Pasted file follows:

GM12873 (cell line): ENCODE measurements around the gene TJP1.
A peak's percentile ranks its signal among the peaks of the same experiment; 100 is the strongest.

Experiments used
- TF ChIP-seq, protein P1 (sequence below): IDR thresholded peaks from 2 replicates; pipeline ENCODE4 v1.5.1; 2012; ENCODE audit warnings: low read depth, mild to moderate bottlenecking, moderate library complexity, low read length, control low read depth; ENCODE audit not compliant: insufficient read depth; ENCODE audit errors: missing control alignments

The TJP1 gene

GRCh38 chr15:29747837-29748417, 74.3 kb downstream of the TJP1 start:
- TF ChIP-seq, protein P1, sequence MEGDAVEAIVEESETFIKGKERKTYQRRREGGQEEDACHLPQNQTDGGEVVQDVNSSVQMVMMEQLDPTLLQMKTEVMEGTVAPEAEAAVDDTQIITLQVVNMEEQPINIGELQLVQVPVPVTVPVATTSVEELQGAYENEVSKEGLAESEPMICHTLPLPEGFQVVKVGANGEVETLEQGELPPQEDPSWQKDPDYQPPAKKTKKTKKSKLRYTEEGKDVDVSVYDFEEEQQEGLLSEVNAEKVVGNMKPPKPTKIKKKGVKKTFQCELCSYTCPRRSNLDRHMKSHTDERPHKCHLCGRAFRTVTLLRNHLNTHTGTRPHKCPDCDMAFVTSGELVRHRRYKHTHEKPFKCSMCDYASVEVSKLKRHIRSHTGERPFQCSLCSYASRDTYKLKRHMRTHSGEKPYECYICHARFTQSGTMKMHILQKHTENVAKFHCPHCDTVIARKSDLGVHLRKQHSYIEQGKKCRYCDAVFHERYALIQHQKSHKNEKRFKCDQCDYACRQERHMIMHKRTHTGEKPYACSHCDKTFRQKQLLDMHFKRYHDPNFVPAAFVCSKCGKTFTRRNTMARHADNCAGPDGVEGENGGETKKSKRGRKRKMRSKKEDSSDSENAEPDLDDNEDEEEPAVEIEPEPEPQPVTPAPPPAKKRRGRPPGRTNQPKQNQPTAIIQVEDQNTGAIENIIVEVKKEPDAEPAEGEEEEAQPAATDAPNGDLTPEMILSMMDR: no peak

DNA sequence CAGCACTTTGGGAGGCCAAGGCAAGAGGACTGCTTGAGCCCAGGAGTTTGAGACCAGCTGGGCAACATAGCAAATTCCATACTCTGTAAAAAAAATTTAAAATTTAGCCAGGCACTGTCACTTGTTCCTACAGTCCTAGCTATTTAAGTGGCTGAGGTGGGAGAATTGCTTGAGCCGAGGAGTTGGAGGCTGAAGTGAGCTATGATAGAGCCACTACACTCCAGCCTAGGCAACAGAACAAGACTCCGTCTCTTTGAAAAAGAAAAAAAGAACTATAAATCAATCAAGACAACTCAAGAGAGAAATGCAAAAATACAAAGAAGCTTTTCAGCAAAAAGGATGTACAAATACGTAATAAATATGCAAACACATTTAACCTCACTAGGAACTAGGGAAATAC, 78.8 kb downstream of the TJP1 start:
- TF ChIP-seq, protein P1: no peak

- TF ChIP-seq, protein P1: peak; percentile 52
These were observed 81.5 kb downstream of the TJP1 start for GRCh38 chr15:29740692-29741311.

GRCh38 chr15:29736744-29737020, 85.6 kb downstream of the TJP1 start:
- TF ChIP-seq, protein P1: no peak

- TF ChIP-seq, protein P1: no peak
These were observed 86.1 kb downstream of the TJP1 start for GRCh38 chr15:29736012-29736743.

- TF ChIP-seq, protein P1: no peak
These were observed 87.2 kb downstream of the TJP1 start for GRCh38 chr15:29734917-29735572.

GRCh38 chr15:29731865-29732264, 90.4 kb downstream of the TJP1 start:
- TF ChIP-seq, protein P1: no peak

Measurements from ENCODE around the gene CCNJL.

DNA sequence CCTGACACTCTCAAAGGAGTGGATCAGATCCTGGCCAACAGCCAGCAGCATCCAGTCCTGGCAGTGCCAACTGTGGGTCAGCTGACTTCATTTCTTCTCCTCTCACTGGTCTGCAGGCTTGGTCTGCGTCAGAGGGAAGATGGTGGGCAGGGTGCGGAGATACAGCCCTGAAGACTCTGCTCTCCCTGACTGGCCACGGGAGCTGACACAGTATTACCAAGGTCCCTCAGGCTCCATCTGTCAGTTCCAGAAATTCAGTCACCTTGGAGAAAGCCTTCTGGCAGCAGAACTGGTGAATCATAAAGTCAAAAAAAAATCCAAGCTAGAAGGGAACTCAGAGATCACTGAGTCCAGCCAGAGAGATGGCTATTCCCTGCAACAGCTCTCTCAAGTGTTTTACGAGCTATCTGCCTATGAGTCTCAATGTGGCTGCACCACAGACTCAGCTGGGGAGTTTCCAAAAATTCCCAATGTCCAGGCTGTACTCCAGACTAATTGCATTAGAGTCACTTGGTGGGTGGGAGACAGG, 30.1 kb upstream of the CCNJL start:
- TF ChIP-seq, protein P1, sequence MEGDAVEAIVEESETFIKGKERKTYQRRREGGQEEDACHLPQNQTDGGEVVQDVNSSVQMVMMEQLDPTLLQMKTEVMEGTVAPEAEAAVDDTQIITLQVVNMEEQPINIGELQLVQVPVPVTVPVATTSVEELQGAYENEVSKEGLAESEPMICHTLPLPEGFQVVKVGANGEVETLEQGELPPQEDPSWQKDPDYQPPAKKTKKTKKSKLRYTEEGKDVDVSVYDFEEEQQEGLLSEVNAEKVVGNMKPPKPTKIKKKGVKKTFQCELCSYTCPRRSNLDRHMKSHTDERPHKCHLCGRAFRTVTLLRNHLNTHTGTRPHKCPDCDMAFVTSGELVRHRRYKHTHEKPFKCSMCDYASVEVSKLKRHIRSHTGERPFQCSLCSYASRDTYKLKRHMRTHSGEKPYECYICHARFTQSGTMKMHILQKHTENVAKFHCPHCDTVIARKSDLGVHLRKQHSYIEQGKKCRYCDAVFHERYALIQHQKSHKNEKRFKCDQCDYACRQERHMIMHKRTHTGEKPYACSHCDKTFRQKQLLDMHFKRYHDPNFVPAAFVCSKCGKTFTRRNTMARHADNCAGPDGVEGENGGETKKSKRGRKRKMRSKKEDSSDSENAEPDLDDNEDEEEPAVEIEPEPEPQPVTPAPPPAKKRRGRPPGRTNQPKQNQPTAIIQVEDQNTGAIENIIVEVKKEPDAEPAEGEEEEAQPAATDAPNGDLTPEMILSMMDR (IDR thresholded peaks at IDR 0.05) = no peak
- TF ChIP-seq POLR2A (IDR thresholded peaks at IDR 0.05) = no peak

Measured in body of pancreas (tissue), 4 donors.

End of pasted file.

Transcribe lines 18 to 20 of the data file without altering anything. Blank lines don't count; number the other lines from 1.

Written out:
GRCh38 chr15:29731865-29732264, 90.4 kb downstream of the TJP1 start:
- TF ChIP-seq, protein P1: no peak

Measurements from ENCODE around the gene CCNJL.